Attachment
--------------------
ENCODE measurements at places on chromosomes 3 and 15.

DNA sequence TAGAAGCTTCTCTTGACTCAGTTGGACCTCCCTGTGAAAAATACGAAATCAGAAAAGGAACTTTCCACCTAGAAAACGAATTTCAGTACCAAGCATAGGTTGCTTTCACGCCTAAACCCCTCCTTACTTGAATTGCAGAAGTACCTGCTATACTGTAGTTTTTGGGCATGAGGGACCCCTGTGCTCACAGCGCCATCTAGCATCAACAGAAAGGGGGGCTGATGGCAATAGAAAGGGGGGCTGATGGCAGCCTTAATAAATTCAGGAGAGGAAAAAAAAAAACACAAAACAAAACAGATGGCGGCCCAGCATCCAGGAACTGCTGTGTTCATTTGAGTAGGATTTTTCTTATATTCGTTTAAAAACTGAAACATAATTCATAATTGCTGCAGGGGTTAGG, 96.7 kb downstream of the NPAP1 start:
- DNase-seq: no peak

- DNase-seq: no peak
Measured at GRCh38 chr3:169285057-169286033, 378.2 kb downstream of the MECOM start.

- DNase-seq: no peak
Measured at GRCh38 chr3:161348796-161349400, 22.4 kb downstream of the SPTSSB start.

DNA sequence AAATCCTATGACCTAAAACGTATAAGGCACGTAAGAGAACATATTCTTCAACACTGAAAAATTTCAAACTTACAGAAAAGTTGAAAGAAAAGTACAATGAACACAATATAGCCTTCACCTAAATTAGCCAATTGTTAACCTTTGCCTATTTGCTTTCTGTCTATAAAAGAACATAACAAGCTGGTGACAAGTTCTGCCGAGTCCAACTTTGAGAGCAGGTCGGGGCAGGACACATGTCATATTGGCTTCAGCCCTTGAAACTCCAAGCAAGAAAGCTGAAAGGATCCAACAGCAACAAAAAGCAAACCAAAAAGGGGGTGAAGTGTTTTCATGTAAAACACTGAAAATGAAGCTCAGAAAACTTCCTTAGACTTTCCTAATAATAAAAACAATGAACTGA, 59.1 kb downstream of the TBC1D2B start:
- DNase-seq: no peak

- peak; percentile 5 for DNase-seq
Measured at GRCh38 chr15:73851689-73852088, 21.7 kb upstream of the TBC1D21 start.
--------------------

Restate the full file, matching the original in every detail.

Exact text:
ENCODE measurements at places on chromosomes 3 and 15.

DNA sequence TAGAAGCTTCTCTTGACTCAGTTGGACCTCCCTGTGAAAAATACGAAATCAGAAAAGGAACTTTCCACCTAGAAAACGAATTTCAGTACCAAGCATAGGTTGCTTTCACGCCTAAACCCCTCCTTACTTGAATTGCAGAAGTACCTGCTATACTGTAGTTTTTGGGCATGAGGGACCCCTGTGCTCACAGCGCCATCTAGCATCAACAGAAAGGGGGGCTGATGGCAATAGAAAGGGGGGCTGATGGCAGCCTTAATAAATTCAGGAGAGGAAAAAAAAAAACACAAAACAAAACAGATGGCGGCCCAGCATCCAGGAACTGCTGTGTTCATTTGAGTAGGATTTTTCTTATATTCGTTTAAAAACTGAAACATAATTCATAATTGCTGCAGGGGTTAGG, 96.7 kb downstream of the NPAP1 start:
- DNase-seq: no peak

- DNase-seq: no peak
Measured at GRCh38 chr3:169285057-169286033, 378.2 kb downstream of the MECOM start.

- DNase-seq: no peak
Measured at GRCh38 chr3:161348796-161349400, 22.4 kb downstream of the SPTSSB start.

DNA sequence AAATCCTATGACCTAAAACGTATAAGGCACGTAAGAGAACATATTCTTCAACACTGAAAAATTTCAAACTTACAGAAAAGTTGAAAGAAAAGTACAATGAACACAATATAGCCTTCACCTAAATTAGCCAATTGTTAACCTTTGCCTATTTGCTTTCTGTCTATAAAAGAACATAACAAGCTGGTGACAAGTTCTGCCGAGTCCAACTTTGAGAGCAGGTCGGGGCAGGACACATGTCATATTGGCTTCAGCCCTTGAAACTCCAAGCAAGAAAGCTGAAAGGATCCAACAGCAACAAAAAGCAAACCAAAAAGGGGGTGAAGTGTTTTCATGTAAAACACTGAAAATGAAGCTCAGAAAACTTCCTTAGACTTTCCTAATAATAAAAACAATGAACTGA, 59.1 kb downstream of the TBC1D2B start:
- DNase-seq: no peak

- peak; percentile 5 for DNase-seq
Measured at GRCh38 chr15:73851689-73852088, 21.7 kb upstream of the TBC1D21 start.